The entrepreneurial seed certainly was planted long before J. Bres Eustis completed his studies in Chemical Engineering at Tulane University in New Orleans. The Corps of Engineers in Vicksburg, Mississippi, nurtured their young employee and sent him off to graduate school at Harvard University to achieve his Masters Degree in Civil Engineering during the early 40s.
At the end of World War II, the entrepreneurial seed began to germinate and in January 1946, Eustis Engineering Company, Inc., was launched in Vicksburg, Mississippi. Its first business address was at the corner of Grove and Cherry Streets in a storefront which sat diagonally across from City Hall and across the street from the city jail. Mr. Eustis often told the story of visiting the courthouse across the street since his storefront didn't have even the most basic indoor plumbing facilities. Many of his first employees were colleagues from the Vicksburg Corps of Engineers. His first secretary was male. The firm provided surveying services as well as soil and foundation engineering services during those formative years. Mr. Eustis points with pride to the investigation we performed for the Rex Brown Steam Electric Station in Jackson, Mississippi, as the first large geotechnical project undertaken as a company. Many of the early projects were power stations, both in Louisiana and Mississippi, as well as infrastructure improvements for highways, airports, water towers, and schools in and around Vicksburg.
Charles A. Bragg, a salesman of meat slicers and grocery scales, called on Mr. Eustis to outfit his fledgling lab. They immediately struck up a friendship and Mr. Eustis asked Mr. Bragg to join his business. After they became partners, they realized they had to move the business in order for it to grow. So in 1949, Mr. Bragg moved to New Orleans to generate work for the business and establish a base of operations for the company. They setup shop in the 3600 block of Airline Highway which, at that time, was the major north/south artery in and out of New Orleans.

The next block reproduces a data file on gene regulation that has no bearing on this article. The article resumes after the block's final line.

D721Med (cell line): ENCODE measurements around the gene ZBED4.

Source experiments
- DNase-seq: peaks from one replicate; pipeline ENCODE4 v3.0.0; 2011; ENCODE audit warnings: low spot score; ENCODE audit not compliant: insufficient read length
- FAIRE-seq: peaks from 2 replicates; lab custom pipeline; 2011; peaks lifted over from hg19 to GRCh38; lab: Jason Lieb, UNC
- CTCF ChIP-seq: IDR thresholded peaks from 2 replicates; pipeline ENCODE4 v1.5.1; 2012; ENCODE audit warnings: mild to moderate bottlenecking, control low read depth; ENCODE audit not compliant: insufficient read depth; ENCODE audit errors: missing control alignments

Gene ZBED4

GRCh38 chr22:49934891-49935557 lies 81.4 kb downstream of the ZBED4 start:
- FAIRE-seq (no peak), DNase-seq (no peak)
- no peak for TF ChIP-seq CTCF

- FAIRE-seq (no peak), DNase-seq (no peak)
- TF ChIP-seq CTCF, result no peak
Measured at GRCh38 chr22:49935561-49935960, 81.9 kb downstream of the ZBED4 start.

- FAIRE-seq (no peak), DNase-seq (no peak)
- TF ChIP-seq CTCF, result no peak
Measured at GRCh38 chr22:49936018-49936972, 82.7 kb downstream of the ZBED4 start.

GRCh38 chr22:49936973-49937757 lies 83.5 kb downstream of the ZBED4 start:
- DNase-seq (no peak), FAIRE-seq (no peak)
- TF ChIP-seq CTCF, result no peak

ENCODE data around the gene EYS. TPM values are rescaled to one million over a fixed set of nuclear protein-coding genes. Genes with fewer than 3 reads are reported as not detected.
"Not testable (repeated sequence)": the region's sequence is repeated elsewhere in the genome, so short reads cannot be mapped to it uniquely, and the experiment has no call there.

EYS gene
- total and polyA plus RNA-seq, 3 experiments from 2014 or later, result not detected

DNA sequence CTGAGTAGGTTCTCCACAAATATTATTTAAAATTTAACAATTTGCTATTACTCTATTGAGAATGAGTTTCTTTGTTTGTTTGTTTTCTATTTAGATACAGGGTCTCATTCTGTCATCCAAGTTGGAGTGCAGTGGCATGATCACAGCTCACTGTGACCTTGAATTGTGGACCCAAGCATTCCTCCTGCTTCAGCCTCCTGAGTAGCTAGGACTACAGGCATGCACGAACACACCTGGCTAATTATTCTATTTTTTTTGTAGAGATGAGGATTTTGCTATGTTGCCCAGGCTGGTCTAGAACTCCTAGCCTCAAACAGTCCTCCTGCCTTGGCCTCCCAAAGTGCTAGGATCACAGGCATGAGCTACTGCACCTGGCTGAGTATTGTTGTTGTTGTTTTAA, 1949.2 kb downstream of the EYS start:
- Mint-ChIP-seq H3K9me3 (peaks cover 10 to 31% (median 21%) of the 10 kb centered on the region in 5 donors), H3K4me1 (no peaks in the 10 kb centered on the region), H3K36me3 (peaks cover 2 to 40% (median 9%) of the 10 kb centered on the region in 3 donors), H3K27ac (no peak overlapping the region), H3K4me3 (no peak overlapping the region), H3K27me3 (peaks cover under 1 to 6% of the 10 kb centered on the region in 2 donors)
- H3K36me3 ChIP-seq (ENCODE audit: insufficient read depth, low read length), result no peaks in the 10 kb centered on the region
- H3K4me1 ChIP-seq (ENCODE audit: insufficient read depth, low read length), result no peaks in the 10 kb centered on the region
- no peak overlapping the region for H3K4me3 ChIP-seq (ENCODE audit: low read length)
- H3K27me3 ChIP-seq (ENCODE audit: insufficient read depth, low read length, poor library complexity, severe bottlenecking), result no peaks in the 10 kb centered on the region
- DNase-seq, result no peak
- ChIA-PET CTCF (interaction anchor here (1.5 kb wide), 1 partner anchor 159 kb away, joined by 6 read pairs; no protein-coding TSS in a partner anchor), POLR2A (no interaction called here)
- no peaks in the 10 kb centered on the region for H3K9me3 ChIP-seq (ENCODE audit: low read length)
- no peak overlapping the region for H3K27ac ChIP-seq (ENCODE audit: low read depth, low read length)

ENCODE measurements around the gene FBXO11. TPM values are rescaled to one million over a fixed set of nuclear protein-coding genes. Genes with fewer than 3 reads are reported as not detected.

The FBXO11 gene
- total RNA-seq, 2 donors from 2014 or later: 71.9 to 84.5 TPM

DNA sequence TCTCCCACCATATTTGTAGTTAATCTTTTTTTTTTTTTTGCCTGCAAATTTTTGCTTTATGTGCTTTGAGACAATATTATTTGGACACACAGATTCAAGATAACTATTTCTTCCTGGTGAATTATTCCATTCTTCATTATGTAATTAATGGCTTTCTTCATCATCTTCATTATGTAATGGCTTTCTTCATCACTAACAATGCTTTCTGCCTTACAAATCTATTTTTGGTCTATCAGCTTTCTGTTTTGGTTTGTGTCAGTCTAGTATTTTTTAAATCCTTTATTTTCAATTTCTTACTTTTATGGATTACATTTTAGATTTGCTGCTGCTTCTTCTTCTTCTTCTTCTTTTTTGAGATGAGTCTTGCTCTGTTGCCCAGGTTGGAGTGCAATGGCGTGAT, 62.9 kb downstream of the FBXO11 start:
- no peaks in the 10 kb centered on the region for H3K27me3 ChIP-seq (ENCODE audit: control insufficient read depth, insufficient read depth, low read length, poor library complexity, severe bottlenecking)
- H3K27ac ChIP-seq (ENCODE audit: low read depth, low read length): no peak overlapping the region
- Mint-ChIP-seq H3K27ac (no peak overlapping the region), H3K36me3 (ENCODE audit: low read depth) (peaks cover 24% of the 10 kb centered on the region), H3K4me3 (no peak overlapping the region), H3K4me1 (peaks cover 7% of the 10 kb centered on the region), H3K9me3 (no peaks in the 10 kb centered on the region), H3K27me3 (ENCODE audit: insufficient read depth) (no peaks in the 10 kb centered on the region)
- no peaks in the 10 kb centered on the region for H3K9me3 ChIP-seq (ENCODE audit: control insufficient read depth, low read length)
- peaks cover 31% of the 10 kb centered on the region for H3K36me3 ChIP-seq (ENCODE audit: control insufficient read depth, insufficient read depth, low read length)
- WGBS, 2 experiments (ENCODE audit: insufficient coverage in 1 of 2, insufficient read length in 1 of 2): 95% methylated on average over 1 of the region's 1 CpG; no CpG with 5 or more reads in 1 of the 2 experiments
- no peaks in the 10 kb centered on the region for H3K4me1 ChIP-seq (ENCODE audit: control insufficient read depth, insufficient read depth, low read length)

Many of the folks from Mississippi moved to New Orleans and provided the nucleus for the drilling, laboratory and engineering operations. The company worked on several underpasses which now dot the city, in addition to many other transportation ribbons throughout the region.
During the early 50s, Eustis Engineering did drilling for offshore structures (in shallow water then) as well as the Harvey Tunnel, the Mississippi River Bridge (Crescent City Connection) and the first Lake Pontchartrain Causeway Bridge. The City of New Orleans was building a new Civic Center while Ochsner Hospital was building in Jefferson Parish. Oil and gas were still king in Louisiana and precipitated a lot of work both offshore and along the petrochemical corridor between New Orleans and Baton Rouge. More schools, subdivisions and public libraries were being added to the landscape as well as TV stations, football stadiums, and shopping centers.
We crossed Mobile Bay with a new interstate tunnel and bridges over the Mississippi River at Vicksburg and the Ohio River at Louisville. As the baby boomers were reaching their teenage years, developers saw the need for additional shopping centers; colleges and universities saw the need for additional buildings; and hospitals, country clubs, and bowling alleys sprouted up everywhere. Of course, oil and gas continued to grow as did the infrastructure needs of southeastern Louisiana.